These rights have subsequently been reduced somewhat through the gradual changing of constitutions and laws.

    The Constitution of 1917 , the current constitution in force and heavily-amended, grants Mexican citizens (and, theoretically, perhaps, all inhabitants) the right to possess firearms. However, this right does not include military firearms suitable for use in a militia, unlike in the United States where the Second Amendment is often interpreted as only protecting arms suitable for use in militias.

    Originally, this right consisted of the following:

    Artícle 10: The inhabitants of the United Mexican States have a right to arms in their homes, for security and legitimate defense, with exception of the prohibited arms for use by federal law enforcement and of the reserved arms for the exclusive use of the Army, Navy, Air Force and National Guard. Federal law will determine the cases, conditions, requirements, and places in which the carrying of arms will be authorized to the inhabitants.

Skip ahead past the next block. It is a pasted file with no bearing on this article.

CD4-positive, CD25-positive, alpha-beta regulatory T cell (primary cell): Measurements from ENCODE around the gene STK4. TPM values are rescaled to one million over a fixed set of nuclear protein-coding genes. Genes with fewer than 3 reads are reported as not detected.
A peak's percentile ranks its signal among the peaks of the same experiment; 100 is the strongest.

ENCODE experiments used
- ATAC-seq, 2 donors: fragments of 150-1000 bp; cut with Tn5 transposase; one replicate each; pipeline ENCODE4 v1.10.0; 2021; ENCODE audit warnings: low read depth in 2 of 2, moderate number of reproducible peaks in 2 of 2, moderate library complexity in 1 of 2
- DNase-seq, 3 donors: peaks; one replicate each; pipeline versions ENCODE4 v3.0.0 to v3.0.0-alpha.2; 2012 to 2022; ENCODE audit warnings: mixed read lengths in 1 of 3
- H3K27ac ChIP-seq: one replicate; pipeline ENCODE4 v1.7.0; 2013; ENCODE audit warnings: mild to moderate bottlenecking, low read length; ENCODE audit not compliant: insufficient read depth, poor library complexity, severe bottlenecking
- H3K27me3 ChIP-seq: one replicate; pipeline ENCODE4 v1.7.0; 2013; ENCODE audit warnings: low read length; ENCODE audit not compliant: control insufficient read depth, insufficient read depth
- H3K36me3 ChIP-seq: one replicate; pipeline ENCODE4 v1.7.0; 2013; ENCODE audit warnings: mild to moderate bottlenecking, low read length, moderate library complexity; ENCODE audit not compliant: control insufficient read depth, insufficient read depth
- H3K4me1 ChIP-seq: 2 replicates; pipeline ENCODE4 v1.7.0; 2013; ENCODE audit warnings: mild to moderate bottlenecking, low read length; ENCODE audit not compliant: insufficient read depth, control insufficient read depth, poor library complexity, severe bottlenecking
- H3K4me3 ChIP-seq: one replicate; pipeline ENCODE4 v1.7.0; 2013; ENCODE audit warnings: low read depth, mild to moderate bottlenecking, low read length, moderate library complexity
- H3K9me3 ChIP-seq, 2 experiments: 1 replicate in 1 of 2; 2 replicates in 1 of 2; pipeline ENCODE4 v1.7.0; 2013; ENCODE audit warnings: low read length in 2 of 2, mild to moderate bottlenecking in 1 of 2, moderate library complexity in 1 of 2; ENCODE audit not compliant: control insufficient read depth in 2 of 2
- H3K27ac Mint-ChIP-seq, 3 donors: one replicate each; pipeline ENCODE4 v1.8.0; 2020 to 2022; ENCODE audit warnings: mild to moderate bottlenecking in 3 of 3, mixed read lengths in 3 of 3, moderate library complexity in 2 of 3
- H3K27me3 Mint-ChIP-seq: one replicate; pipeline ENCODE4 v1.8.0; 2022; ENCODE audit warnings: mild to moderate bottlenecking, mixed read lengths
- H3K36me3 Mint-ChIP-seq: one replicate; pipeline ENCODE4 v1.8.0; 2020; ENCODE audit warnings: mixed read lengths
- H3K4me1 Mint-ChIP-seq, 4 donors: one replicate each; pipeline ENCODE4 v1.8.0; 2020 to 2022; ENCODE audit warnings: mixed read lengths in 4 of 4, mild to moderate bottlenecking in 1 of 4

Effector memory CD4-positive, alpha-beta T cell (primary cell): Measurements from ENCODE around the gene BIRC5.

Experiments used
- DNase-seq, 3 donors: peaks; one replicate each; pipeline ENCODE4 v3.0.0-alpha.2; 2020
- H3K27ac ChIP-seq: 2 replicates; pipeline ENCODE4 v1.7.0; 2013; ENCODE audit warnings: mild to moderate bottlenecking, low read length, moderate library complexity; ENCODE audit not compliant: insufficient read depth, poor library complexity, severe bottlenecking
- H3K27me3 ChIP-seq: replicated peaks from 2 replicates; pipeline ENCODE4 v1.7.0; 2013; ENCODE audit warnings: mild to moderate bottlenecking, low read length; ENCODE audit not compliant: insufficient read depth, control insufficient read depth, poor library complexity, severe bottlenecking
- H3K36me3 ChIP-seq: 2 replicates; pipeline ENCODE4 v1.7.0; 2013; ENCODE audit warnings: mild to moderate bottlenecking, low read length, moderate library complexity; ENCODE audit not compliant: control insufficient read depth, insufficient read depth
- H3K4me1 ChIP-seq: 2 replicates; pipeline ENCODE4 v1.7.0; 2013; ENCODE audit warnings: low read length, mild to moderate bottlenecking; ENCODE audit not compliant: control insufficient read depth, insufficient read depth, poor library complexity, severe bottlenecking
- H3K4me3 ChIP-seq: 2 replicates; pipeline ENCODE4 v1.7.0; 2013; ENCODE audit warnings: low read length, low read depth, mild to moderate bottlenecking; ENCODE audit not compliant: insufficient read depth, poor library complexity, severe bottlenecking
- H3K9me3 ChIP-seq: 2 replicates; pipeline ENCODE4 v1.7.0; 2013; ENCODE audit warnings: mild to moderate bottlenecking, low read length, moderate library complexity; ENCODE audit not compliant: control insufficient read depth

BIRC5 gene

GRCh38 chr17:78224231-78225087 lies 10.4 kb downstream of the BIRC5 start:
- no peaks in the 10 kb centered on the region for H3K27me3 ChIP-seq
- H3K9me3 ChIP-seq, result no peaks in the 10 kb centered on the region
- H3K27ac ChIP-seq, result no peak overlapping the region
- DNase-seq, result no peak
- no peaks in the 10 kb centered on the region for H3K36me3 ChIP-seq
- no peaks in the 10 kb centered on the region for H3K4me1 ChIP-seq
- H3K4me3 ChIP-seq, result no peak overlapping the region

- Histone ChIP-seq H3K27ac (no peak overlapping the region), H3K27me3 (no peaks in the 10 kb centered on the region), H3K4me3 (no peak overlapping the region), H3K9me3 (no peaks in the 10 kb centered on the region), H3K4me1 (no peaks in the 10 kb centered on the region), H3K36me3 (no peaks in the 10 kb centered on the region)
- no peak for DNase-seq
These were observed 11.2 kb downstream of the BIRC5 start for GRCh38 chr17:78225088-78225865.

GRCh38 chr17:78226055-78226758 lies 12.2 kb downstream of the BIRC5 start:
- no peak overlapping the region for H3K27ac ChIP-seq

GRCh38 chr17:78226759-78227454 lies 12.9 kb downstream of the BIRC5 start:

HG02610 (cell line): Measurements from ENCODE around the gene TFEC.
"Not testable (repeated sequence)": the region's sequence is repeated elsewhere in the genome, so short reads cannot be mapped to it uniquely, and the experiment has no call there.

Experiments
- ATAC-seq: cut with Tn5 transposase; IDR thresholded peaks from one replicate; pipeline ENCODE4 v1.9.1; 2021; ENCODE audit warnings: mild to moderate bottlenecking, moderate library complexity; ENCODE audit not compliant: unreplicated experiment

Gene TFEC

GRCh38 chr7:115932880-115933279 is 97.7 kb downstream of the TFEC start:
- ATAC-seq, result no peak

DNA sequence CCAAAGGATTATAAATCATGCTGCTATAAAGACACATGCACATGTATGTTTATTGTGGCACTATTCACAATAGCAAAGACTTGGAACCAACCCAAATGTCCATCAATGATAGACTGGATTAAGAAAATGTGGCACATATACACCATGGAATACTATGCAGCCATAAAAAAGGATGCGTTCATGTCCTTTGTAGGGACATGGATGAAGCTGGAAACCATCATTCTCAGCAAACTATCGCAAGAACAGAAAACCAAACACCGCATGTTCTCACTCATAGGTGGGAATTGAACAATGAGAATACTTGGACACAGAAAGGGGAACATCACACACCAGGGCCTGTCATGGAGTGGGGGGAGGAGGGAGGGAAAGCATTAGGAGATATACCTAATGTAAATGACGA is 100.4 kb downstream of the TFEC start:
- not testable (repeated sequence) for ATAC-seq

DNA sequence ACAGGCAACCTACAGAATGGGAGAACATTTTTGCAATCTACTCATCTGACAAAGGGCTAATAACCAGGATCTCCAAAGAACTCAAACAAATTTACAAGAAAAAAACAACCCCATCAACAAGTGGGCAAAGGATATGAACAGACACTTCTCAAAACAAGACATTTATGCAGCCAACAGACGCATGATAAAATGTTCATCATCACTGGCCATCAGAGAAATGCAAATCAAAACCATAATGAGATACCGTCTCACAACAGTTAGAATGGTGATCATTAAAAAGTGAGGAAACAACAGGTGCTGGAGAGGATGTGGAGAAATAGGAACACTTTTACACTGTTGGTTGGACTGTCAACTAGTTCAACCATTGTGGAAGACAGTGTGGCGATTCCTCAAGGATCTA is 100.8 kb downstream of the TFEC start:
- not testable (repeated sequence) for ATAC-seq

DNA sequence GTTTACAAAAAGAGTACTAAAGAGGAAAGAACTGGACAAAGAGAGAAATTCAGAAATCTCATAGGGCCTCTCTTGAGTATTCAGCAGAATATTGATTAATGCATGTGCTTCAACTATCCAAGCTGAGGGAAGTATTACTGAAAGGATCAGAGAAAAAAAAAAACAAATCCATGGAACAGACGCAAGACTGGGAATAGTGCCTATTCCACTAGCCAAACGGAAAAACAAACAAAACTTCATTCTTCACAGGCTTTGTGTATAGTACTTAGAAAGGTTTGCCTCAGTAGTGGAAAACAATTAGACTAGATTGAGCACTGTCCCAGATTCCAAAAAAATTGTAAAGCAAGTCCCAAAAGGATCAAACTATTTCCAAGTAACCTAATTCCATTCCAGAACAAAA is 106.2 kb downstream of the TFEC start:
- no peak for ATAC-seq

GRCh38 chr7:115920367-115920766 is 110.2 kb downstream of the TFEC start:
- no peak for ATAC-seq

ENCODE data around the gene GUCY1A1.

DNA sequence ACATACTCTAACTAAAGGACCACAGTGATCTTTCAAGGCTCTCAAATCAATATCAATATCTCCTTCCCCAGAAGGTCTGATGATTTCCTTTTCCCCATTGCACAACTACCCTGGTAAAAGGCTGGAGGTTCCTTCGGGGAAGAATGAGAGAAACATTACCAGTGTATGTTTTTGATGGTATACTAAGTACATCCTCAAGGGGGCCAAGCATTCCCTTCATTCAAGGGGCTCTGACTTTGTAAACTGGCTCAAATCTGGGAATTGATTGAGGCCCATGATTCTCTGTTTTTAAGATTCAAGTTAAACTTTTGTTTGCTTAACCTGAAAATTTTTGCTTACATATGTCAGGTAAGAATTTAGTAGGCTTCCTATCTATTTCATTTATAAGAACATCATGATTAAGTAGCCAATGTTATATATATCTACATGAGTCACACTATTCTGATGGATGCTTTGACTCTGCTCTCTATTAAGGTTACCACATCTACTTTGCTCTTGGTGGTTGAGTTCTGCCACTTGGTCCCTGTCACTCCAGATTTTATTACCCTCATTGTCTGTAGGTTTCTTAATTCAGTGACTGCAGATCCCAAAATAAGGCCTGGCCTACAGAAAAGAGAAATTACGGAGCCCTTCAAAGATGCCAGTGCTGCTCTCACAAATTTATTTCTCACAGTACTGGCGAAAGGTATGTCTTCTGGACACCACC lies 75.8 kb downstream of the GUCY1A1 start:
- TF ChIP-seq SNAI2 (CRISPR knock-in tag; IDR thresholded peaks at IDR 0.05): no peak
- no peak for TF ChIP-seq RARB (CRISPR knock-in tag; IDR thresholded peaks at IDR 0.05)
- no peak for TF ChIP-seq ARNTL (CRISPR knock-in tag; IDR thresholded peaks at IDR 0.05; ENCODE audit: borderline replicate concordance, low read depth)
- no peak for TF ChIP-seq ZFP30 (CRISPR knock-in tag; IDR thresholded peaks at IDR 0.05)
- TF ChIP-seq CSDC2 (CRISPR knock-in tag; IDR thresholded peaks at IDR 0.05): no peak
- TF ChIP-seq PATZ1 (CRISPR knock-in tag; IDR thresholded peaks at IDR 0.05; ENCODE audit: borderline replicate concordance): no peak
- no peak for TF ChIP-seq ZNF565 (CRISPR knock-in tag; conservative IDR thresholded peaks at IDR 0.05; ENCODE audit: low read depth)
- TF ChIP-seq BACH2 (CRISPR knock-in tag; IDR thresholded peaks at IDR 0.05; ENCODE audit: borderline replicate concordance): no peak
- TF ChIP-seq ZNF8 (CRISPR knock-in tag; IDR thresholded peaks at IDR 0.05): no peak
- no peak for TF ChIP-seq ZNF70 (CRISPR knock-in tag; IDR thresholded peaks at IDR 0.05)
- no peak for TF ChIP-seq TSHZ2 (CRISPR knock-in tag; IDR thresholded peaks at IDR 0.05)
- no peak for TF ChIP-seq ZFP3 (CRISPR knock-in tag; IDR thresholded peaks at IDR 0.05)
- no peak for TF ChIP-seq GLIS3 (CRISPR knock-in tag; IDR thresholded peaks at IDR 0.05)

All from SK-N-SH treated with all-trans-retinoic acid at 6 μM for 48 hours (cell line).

This right did not address the right of possession of arms outside one's home. Subsequently, under the constitution of 1917 as amended, arms for the Air Force no longer were included as being reserved for their exclusive use, and the right became:

    Article 10. The inhabitants of the United Mexican States are entitled to have arms of any kind in their possession for their protection and legitimate defense, except such as are expressly forbidden by law, or which the nation may reserve for the exclusive use of the Army, Navy, or National Guard; but they may not carry arms within inhabited places without complying with police regulations.

    Gun licensing and legislation for Mexican citizens

    Generally, citizens are restricted by law to:

    .380 ACP or .38 caliber or smaller,